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Dennis González Yells At Eels - Colorado at Clinton

Stuart Kremsky, IAJRC Journal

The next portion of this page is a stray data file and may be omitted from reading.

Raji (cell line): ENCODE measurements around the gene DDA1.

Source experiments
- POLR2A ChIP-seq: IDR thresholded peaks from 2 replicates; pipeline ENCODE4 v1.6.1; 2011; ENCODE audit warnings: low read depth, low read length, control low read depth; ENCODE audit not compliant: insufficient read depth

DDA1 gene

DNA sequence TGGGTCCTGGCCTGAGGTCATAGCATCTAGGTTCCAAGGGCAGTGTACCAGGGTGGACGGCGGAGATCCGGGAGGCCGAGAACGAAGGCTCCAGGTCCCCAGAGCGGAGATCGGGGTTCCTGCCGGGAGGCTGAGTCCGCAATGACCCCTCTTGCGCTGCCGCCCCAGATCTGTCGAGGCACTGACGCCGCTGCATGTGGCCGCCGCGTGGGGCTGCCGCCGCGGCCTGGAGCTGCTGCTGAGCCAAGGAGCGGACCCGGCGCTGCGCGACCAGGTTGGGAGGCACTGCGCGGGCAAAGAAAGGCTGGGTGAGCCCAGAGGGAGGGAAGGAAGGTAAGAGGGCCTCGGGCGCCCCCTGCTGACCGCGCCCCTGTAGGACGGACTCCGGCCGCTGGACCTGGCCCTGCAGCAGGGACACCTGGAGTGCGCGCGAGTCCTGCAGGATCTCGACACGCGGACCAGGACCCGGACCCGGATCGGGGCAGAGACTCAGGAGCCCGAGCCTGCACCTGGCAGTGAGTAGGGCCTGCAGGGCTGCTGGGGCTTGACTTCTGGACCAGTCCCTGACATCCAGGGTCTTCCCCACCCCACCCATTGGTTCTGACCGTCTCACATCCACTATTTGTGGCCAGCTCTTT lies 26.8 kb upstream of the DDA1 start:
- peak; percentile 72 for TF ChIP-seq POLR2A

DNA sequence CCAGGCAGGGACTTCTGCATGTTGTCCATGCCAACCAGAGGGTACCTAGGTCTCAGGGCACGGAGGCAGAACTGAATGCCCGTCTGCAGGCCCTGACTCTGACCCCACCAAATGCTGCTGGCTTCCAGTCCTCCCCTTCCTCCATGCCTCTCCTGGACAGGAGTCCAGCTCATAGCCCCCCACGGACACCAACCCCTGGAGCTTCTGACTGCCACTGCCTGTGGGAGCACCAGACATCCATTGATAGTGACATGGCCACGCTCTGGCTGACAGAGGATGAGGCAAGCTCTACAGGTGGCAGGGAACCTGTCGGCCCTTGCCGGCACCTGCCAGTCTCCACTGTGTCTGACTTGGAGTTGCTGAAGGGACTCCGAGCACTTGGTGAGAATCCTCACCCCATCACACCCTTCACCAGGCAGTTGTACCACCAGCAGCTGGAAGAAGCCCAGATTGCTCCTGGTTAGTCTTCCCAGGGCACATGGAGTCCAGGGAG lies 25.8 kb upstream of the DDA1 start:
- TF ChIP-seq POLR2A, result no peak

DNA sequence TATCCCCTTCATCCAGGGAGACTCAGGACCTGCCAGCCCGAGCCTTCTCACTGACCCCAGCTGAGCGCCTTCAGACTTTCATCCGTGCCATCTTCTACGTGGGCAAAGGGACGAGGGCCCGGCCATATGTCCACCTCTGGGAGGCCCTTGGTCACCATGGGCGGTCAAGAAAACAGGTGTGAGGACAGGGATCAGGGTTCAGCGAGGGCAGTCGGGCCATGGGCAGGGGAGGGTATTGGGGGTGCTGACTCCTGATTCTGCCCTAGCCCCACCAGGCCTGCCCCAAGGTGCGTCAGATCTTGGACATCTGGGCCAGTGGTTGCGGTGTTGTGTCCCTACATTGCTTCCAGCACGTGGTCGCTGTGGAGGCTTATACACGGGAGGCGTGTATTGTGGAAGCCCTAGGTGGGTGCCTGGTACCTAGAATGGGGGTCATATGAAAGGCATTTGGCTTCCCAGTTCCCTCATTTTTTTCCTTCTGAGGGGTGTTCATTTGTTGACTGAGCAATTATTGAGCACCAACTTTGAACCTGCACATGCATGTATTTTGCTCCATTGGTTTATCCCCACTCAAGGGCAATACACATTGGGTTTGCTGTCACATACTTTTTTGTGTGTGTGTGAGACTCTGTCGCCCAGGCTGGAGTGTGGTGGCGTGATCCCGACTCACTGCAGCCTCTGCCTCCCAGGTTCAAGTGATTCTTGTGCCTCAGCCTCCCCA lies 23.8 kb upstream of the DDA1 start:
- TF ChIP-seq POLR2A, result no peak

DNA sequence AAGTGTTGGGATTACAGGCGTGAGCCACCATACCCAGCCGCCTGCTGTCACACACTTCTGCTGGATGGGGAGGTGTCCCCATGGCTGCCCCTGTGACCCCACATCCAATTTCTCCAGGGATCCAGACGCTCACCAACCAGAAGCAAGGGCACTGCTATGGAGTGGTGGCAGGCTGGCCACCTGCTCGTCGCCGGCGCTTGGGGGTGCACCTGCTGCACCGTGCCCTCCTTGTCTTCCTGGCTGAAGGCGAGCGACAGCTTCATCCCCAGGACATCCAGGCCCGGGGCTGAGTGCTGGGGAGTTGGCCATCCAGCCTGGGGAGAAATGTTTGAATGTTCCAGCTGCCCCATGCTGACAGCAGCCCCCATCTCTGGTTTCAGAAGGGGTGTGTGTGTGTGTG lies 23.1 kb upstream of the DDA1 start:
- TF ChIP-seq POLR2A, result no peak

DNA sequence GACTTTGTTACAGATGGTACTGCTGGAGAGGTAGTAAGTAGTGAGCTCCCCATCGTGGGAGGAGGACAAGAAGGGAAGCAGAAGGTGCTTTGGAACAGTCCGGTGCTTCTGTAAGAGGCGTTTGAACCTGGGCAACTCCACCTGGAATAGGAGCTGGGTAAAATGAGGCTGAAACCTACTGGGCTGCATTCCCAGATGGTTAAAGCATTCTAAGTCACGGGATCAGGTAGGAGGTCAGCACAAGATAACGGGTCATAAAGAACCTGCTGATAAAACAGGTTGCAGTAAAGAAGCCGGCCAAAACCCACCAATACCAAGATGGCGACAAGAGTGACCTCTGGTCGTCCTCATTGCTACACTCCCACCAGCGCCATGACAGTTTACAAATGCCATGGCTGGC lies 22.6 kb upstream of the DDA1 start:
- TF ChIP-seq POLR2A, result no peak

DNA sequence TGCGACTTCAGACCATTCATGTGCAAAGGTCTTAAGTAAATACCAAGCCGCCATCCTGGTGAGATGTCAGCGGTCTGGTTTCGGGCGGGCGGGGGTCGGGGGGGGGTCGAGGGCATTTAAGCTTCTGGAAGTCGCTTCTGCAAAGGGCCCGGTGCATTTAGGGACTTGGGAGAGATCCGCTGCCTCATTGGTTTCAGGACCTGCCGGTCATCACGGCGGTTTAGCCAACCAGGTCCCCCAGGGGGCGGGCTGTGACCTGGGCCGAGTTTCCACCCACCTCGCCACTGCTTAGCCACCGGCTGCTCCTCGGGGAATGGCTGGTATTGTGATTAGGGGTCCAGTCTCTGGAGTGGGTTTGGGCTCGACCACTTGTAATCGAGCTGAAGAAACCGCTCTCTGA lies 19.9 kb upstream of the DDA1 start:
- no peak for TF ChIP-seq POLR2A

The family band Dennis González Yells At Eels, featuring the Dallas-based trumpeter and sons Aaron and Stefan on bass and drums, expands to a quartet on Colorado at Clinton with the addition of saxophonist Aakash Mittal. Mittal was a childhood friend of Stefan González until the Attal family moved away. Re-establishing contact via Facebook, Mittal revealed that he’d taken up the alto saxophone, and had studied with Rudresh Mahanthappa and Ravish Momin. Naturally enough, a musical encounter had to be arranged. The result is this extremely satisfying disc with beautifully poised performances by the quartet of compositions by Mittal and Dennis González. The trumpeter’s Devil’s Slide is a mini-suite with several natural-sounding shifts in tempo and feeling. It includes potent solos by Mittal and Dennis González, extremely active and responsive drumming by Stefan González, and brashly assertive bass playing by Aaron González. Like so many effective opening tracks, it introduces you to the individual talents of the musicians as well as how they fit together. Mittal’s Shadows is a slow-moving sort-of-ballad, with the horns trading lines on top of conversational bass and Stefan’s concentrated brushwork. The altoist’s other piece is Shades Of India, an interpretation of John Coltrane’s India which brings the cycle of influences to a dizzying (and temporary) resting point. Mittal’s tone on alto is thick and solid, and seems centered in the lower ranges of his horn. His lengthy solo on India includes an interesting section of call and response with himself, a strategy that Coltrane used to great effect. The González brothers keep the rhythms churning, but even their energetic playing can’t keep the piece from sounding overlong at just over fourteen minutes. Dennis González’ gorgeous Constellations on the Ground is a percussion-less tone poem. The piece begins with a succession of long rising and falling tones held by brass, saxophone and bowed bass separated by brief rests. The three engage in a mournful colloquy starting around the three minute mark, and the mood is lovingly sustained until they regroup for a reprise of the stately opening. The closer is Dokonori Shiito, another Dennis González piece. This one’s a jumping free bop number with a swirling theme that gives everyone a chance to really cut loose. By reacting so positively to the unexpected musical explorations of his son’s childhood buddy, Dennis González has expanded the idea of what a family band might be, and Mittal clearly brings his own thing into the already heady brew of Yells At Eels. Strong stuff, well worth hearing.